It’s time to tackle the BIG question that surrounds the body positive community. A question that has evolved from the current stigma that discourages people away from self-love and self-acceptance, in favor of self-help and self-discipline. It is a widespread and culturally reinforced ideal that we should all live in constant dissatisfaction with our bodies. As a result, more and more people are rebelling against this shame cycle and becoming a part of the body positive revolution!
But a poignant question always seems to come up when people first learn about the body positive lifestyle. They ask, “Can I be body positive if I still really want to lose weight?”
A completely fair question and I totally understand where they are coming from. Let’s be honest, almost all of us have ideals and goals when it comes to the future of our bodies. When the foundation of body positivity is the idea of loving your current body and everything that it IS, does it go against the very essence of the practice to try to change your current body into something that it is NOT?
So in a broader sense this question becomes, “Is it possible to live a body positive lifestyle and still want to change my body?”
There is a lot of controversy over this issue. The gravity of this dilemma is not lost on me, especially since a lot of body image or weight loss goals can be deeply rooted in serious health needs. Problematically, people begin to polarize this question to present the two opposing sides as “healthy people vs. unhealthy people.”
I do not believe that this is always the reality of the situation. I would answer this question with another question. Do you believe that it is possible to change your body without loving it?
For those who may be thinking, “Hold on! Is this curvy blonde woman saying that we should all run around doing and eating whatever we want, as long as we love ourselves!?”
Let me stop you right there and clarify.
Health is my number one priority. If your general practitioner would not advise it, neither would I. I am interested in a more holistic idea of health, one that extends farther than a slender exterior and rock hard abs. I am talking about total health of body, mind and soul. “Unhealthy” can come in different disguises and healthy can come in many shapes and sizes. What I want to know is whether the changes that you want to make to your body are rooted in self-heath or self-loathing?
Self-health and self-loathing are opposites. They have opposite priorities even if on the outside they seem to produce a similar result. This may come as a surprise but I actually believe that self-love is the shortest distance between self-loathing and self-health. It is the access road between these two parallel highways that run in opposite directions and seem to never end.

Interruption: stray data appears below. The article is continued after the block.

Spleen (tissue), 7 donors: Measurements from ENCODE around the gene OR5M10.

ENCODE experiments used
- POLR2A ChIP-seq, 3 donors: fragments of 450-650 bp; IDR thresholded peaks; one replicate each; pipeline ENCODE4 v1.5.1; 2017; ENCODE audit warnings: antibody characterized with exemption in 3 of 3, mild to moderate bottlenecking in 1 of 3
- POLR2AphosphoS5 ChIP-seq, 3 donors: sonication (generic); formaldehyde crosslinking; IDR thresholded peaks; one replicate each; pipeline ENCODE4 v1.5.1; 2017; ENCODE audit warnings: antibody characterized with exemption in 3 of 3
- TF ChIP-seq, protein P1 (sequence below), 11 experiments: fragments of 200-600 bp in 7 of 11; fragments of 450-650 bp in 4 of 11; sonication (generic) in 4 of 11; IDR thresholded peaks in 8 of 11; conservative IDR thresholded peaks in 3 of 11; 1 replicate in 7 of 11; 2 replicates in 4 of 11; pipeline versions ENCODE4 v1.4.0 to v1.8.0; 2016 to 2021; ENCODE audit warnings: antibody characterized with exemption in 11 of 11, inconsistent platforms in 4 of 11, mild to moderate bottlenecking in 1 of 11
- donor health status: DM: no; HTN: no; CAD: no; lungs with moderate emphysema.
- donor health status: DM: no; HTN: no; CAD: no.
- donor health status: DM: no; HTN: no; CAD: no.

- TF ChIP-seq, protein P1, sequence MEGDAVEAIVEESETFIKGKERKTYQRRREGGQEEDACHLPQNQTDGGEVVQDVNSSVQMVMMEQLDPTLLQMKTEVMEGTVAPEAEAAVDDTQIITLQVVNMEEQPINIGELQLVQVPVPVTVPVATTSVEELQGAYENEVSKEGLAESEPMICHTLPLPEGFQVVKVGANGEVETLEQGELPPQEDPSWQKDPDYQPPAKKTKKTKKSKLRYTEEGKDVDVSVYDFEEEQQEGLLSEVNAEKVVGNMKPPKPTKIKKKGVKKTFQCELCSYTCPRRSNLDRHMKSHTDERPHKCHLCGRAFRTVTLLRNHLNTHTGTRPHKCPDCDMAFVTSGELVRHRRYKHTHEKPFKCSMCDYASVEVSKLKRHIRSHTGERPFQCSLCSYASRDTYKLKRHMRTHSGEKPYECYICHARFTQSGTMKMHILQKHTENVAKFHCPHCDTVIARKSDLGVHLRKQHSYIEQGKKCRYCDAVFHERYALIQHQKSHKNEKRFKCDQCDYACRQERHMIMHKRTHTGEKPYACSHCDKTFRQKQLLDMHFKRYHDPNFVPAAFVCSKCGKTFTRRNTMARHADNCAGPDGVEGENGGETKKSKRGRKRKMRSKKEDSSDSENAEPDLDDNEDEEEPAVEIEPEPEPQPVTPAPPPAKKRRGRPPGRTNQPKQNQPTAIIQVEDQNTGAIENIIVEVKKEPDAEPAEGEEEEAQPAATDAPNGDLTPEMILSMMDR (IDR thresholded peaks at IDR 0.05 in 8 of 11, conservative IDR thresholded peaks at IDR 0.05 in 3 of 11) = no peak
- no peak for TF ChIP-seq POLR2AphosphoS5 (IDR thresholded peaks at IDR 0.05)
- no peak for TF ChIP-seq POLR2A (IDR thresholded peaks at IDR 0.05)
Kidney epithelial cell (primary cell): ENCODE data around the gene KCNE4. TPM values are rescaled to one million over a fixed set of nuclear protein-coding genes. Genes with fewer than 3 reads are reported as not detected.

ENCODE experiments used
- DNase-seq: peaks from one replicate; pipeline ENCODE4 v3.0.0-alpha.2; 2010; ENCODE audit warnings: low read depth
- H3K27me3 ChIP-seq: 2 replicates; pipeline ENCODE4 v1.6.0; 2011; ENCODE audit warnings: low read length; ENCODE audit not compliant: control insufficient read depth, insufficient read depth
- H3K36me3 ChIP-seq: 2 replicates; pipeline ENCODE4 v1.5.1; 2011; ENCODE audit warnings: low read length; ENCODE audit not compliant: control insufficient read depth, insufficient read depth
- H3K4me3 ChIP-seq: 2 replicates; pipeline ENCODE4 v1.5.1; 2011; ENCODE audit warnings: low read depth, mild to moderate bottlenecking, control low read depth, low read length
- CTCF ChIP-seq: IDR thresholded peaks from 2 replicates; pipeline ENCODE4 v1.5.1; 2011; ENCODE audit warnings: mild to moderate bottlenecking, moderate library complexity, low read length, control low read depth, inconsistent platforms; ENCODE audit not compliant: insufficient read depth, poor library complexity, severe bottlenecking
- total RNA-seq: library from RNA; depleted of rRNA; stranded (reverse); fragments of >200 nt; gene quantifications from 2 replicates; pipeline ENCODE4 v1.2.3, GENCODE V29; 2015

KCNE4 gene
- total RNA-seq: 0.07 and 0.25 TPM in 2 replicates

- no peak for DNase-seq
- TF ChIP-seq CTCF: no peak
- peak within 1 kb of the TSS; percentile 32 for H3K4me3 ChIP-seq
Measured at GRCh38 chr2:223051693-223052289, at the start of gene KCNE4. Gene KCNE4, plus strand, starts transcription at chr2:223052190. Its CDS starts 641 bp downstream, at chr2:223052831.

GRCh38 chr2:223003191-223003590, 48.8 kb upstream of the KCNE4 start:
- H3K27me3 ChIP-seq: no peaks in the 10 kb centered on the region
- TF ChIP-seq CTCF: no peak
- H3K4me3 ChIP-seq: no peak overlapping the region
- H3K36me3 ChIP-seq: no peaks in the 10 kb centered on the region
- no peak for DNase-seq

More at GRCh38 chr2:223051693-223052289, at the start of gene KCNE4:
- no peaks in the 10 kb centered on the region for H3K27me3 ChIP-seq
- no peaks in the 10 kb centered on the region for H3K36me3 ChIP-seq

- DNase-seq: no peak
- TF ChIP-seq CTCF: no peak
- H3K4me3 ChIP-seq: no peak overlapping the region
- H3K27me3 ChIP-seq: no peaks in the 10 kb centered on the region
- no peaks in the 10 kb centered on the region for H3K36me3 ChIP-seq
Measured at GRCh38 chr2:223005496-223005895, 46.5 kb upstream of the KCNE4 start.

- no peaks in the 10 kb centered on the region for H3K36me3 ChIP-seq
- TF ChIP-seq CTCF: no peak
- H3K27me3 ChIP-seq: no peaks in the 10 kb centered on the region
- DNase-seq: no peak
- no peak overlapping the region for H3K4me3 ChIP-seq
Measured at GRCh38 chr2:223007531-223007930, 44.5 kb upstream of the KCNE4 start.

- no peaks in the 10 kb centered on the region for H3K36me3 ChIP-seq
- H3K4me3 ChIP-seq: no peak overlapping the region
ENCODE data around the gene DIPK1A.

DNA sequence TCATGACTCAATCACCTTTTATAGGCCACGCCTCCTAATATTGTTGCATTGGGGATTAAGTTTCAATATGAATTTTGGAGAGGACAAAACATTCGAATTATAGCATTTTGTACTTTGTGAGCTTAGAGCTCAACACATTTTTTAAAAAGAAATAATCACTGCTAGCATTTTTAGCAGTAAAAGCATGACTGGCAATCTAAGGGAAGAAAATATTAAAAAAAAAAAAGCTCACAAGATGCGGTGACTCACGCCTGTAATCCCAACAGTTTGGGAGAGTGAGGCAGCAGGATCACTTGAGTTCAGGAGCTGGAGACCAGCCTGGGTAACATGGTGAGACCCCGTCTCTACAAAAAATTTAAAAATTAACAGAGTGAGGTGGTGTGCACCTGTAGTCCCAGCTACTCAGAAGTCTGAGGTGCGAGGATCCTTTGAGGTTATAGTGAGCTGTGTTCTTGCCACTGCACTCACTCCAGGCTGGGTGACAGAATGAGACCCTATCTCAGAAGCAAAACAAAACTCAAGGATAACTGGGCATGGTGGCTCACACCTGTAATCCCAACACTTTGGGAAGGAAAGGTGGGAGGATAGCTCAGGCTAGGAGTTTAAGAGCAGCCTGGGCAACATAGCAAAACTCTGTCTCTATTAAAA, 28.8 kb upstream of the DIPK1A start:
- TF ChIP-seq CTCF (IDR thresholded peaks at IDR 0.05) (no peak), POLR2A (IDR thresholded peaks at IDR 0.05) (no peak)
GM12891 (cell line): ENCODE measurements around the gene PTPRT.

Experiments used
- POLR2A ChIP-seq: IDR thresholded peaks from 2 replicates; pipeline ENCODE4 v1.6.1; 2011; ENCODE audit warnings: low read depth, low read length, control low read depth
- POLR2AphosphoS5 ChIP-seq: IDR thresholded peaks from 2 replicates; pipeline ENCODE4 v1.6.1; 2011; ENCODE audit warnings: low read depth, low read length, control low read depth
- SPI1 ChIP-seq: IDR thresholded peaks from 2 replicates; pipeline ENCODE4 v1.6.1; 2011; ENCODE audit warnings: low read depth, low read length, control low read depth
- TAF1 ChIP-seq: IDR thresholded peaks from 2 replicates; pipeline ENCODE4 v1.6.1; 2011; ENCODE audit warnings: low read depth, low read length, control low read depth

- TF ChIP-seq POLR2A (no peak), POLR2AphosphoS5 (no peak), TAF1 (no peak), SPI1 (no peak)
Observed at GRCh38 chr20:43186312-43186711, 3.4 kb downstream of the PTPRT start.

Consider the following. True or False?
- You are more likely to consistently show up to something that you enjoy.
- You are willing to do things, even things that might be intimidating, with people that you love.
- The food that you love is most often the food that you choose to eat.
- You are more likely to listen to someone who makes you feel loved and supported than you are to listen to someone who is threatening you.
If these questions are true for you, why would they not be true for your body?
Asking your body to make changes that stem from a place of self-loathing is sort of like asking someone to do something at gunpoint. It’s definitely a shocking analogy, but roll with me for a minute. If you are trying to coerce someone into doing what you want, of course they will do whatever you ask them to in that moment. But only because they are terrified, not because you have convinced them and certainly not because you have changed their minds. It’s because you are holding a “gun,” and the minute you put it down those results will go away. So you will be forced to pick up the metaphorical gun over and over again, thus creating a pattern that will dictate the rest of your life.
I personally have fought many rounds with my body in this similar fashion. I can attest to the fact that this emotional war is damaging, not to mention that it doesn’t work. Self-loathing is unhealthy and therefore it cannot in any way lead to total self-health, even if it may help you lose a few pounds every couple of years. But by trading one unhealthy behavior for another we have to ask, “Is it worth it?” and “What are my other options?” Self-love is an avenue that I would love to suggest and express the powerful, lasting effects that it can have on our body and our soul.